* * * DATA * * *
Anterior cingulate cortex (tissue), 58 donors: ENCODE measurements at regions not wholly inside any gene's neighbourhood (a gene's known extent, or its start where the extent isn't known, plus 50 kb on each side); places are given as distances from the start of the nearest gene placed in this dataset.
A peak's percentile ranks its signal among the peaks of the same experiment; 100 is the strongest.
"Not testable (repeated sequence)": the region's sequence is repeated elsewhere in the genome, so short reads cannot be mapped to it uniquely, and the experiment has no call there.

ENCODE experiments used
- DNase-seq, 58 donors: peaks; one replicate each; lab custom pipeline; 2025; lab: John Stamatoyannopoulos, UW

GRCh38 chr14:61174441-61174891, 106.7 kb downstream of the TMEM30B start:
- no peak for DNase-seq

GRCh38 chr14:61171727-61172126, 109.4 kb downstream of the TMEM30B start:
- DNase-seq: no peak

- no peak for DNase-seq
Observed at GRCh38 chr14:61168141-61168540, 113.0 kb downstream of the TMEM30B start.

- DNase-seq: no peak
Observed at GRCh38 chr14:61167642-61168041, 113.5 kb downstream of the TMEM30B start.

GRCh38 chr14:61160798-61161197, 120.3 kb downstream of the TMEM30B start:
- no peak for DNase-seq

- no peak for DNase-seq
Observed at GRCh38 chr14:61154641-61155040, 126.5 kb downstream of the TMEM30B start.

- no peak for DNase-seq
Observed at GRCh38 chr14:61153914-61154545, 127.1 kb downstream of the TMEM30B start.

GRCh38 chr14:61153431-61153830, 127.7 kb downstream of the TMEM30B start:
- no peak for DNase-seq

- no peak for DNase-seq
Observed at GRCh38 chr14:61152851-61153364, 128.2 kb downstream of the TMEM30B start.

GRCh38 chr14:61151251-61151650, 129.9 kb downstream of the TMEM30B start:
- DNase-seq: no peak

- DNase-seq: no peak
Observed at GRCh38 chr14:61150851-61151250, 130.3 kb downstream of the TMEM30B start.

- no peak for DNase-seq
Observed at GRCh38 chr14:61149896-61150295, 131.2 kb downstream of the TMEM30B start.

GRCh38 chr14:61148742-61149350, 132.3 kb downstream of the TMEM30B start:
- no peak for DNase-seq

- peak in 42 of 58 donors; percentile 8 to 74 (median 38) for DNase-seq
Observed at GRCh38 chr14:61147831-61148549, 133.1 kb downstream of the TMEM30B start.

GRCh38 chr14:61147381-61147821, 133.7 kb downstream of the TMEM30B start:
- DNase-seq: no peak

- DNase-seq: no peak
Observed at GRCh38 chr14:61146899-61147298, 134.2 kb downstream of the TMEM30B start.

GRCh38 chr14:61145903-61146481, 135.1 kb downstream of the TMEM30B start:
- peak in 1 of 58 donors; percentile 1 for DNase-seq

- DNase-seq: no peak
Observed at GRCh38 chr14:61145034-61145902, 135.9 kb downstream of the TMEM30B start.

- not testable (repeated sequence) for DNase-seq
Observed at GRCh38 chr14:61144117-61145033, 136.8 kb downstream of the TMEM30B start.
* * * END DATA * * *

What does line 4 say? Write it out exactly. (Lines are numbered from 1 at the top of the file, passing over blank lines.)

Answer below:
ENCODE experiments used